Saturday, September 27, 2003

Market decline could be correction

Closing Bell

By Amy Baldwin
The Associated Press

NEW YORK - Many Wall Street analysts believe what stocks need now is a correction, a significant pullback after six months of rallies. And the market's performance this past week indicates one might already be under way.

Stocks suffered three big selloffs over the course of the week, and the Nasdaq composite index incurred its biggest one-day point loss in nearly 15 months Wednesday, losing 58.02.

"We are up six months. ... Where do you go from here?" said Larry Wachtel, market analyst at Wachovia Securities.

Wachtel said the market had to come down somewhat, but it's still not clear whether this past week's declines were sufficient to count as a true correction. The losses were certainly considerable.

• The Nasdaq shed 6 percent in its worst performance in 17 months, since the week that ended April 26, 2002, when the index plunged 7.4 percent.

• The Dow Jones industrial average lost 3.4 percent. The last time the Dow had a worse week was the week that ended March 28, when the blue chips lost 4.4 percent.

• And the Standard & Poor's 500 index finished down 3.8 percent, its biggest weekly drop in eight months, or since the week ended Jan. 24, when the index gave back 4.5 percent.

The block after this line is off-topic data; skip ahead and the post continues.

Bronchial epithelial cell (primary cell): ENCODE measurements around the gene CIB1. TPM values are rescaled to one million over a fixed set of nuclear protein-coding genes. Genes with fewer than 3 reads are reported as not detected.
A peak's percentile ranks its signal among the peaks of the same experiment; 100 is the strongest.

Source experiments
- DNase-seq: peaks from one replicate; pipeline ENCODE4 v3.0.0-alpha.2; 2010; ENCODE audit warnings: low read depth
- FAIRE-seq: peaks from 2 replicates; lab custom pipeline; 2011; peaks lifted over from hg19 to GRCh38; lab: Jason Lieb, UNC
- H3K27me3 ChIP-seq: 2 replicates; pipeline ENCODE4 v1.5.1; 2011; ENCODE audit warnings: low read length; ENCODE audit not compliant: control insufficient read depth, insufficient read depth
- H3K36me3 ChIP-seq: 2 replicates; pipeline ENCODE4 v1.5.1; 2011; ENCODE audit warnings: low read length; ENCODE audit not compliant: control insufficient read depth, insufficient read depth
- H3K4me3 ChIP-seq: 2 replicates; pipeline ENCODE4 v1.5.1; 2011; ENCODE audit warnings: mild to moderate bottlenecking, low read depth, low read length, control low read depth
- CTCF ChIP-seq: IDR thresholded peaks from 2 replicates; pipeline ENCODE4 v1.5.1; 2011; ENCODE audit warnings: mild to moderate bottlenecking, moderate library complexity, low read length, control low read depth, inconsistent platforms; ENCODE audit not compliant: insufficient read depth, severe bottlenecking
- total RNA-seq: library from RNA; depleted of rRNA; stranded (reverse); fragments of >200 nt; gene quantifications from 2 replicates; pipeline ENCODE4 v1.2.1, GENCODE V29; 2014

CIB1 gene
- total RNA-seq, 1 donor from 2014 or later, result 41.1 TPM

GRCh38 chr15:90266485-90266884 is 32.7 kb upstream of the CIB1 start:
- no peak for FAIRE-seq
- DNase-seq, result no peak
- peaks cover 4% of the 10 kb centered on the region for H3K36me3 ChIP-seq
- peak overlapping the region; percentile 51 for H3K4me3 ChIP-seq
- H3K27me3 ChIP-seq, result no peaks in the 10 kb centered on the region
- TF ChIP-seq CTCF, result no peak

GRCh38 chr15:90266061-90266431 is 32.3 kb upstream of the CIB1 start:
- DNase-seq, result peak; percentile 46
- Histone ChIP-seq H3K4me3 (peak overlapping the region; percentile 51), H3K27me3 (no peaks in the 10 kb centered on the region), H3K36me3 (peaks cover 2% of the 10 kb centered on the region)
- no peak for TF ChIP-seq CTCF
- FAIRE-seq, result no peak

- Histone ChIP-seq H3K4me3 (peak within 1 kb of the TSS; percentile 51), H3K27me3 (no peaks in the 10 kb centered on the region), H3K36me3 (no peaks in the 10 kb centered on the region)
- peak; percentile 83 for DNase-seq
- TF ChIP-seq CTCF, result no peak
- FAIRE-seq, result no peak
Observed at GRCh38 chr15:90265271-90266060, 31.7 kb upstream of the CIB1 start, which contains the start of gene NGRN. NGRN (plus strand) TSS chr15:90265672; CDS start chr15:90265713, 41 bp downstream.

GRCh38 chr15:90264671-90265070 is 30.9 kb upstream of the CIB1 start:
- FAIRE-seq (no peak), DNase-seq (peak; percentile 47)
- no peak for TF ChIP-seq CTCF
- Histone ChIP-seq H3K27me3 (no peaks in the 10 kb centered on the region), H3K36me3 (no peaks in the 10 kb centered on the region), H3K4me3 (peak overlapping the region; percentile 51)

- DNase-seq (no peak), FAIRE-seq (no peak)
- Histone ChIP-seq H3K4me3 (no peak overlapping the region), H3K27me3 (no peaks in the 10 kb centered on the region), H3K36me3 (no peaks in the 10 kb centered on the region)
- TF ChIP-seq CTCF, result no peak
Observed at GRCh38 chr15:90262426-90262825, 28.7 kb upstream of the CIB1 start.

Because there is no technical definition of a correction, it's not clear whether the market has corrected or is in the process. Analysts say corrections typically aren't apparent until after they are over and stocks head higher again.

The major indexes are on pace to end September lower, in keeping with the month's reputation for starting out strong but ending with losses. Historically, September has been the worst month on Wall Street.

September is tough on stocks for a variety of reasons. Companies often curtail spending as the end of the year approaches. Individual investors often cash in some gains, believing stocks have hit their highs for the year.

Since 1971, the Nasdaq on average has lost 0.8 percent in September, according to the Stock Trader's Almanac.

But September patterns aside, analysts were expecting the kind of declines seen this past week. With the market rallying since March, investors are concerned that stock prices are too high given a still fragile economic recovery.

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